With Halloween right around the corner, many of us are combing the stacks for our next big fright. No doubt, the horror genre earned a surge of interest after the latest adaptation of Stephen King’s It was a massive box office hit. Outside of mainstream horror writers like King, though, there are many gems waiting to be found. If you’re just returning to the genre, here are a few of my favorites from the last decade.
Bird Box by Josh Malerman
Josh Malerman, a Michigan native, scored a huge hit in the horror community with Bird Box in 2014. The story follows Malorie, a single mother with two children, as she tries to survive against a force that has killed most of the world’s population. Here’s the big problem: no one who has seen this thing—whether it’s a monster, or ominous being—has survived. Malerman’s breakout novel is one of the first books in a long time to genuinely creep me out, and he does this through pure sensory deprivation. Because many characters have to remain blindfolded at all times, Malerman uses the sounds, smells, and feelings of the characters to terrify his blind audience. This is recommended if you’re in the mood for something both terrifying and totally different.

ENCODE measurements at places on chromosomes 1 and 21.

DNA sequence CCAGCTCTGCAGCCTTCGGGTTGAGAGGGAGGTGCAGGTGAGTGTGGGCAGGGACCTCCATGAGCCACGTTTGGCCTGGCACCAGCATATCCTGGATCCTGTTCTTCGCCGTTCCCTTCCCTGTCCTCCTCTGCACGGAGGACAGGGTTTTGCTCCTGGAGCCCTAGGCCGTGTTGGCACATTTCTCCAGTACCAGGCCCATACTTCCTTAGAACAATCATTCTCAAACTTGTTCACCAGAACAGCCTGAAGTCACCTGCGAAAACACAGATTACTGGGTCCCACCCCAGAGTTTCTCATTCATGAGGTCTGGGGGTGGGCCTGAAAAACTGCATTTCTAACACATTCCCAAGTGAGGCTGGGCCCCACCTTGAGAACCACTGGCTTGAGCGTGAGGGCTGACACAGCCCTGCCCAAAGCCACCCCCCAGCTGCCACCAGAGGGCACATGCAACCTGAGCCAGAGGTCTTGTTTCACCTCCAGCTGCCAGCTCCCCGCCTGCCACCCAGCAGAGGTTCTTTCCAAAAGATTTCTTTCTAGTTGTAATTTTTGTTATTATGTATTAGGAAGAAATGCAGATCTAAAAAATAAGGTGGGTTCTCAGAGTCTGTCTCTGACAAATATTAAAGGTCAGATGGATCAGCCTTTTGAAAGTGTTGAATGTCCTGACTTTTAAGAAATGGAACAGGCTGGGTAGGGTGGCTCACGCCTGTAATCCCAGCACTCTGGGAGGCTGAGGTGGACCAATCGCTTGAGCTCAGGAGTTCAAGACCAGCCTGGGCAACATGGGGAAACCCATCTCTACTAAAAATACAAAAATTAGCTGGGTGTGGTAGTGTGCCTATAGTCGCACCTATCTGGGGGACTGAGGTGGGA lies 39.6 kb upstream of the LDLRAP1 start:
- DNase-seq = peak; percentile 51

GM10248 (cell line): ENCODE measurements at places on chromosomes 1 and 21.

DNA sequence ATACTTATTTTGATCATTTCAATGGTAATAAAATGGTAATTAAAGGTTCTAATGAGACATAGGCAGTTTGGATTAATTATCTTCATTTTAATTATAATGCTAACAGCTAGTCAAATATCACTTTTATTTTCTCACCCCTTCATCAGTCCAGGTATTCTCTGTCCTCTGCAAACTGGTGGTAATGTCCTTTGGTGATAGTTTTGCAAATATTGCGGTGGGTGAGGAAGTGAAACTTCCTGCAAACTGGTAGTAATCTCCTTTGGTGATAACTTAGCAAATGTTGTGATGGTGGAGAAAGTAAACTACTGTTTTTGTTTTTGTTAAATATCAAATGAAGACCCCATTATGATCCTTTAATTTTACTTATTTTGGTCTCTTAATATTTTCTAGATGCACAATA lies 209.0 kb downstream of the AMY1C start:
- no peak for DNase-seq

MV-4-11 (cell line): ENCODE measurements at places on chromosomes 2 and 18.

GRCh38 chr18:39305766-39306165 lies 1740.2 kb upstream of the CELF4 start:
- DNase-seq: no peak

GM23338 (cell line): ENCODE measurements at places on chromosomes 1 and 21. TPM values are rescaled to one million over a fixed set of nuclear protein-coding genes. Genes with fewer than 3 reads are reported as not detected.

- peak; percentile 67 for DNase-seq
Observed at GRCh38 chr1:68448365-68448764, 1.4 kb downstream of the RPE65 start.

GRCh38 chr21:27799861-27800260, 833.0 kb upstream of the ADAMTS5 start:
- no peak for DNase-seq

Broken Monsters by Lauren Beukes
Maybe you’ve read about Detroit’s emerging arts community, but it was never as twisted as writer Lauren Beukes’ version in Broken Monsters. In the Beukes’ follow-up to The Shining Girls, readers follow Detroit detective Gabriella Versado as she tracks a killer who fuses people with animals for grotesque art displays. This book is as much mystery as it is horror, which makes Broken Monsters’ 464 pages fly by.
Little Star by John Ajvide Lindqvist
Anyone who’s read or watched the film adaptations of Lindqvist’s Let the Right One In knows he’s more than capable of finding an original spin on overdone horror themes. He tackled vampires in the former title, but Lindqvist took on teenage bullying (and revenge) in his follow-up novel, Little Star. The book very much echoes Stephen King’s Carrie, only Lindqvist’s lead character is a star in an American Idol-esque singing competition and her torment comes from a digital audience. The girl’s unraveling is as disturbing as it is sad, which makes the book’s final pages doubly devastating.